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Of course, power meter output for the same input power should not vary between rides. But how would anyone check without having access to a calibrated pedaling robot?
One-on-one comparisons between different power meters are always difficult to interpret. They might perfectly match (which they usually won’t) and you’d still not know whether they are right. More often, they will differ and you won’t know which one is off by how much, just that at least one of them must be off.
Using scatter plots as described in an earlier post
we can use linear approximation to get a single value describing the difference between two power meters. We can also do the same for left and right pedals each, although, keep in mind that spider-based meters like the P2M (or hub-based meters) will only provide an estimate.
The inclination of the linear approximation is not a 100% statistically correct way of comparison here; there are issues like whether zero-points should be left out, whether the approximation should go through the origin of the axes, whether it should be linear etc, BUT, it provides a way to look at the overall trend.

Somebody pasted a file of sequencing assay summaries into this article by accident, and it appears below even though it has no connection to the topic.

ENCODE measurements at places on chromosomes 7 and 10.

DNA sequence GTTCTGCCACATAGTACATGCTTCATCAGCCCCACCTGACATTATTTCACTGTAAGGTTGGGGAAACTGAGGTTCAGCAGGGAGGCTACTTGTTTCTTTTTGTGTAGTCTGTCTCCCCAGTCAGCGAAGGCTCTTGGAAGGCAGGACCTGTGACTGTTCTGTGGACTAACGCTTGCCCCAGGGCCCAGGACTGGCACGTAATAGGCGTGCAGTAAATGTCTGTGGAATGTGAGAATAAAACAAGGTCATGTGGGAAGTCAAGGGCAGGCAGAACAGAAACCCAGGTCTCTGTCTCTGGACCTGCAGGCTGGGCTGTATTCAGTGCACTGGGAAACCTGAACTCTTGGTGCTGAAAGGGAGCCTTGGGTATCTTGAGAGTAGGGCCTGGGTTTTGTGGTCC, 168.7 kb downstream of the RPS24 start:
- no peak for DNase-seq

I collected the data over several rides, some of which were taken on the same day, each ride starting with a zero-offset calibration of both meters and got this:
The total instant power of both meters differs on averageby 3.5%, which could be within the manufacturers claims. The fact that it may differ by up to 6.4% is less so, especially considering that this data was taken in a climatized indoor environment without large temperature changes. Both meters measure left power and right power independently: The left meters match almost perfectly by a difference of only 0.4% on average, although s.d. is a bit larger; the right meters agree less and differ by 6.3% on average and 14.1% maximum (note though that after both rides differing by more than 10% the second ride agreed much more, which might show some kind of conversion, though, the left side is showing the opposite trend… ). Although both meters report different values for instant and average power, their comparison result is similar.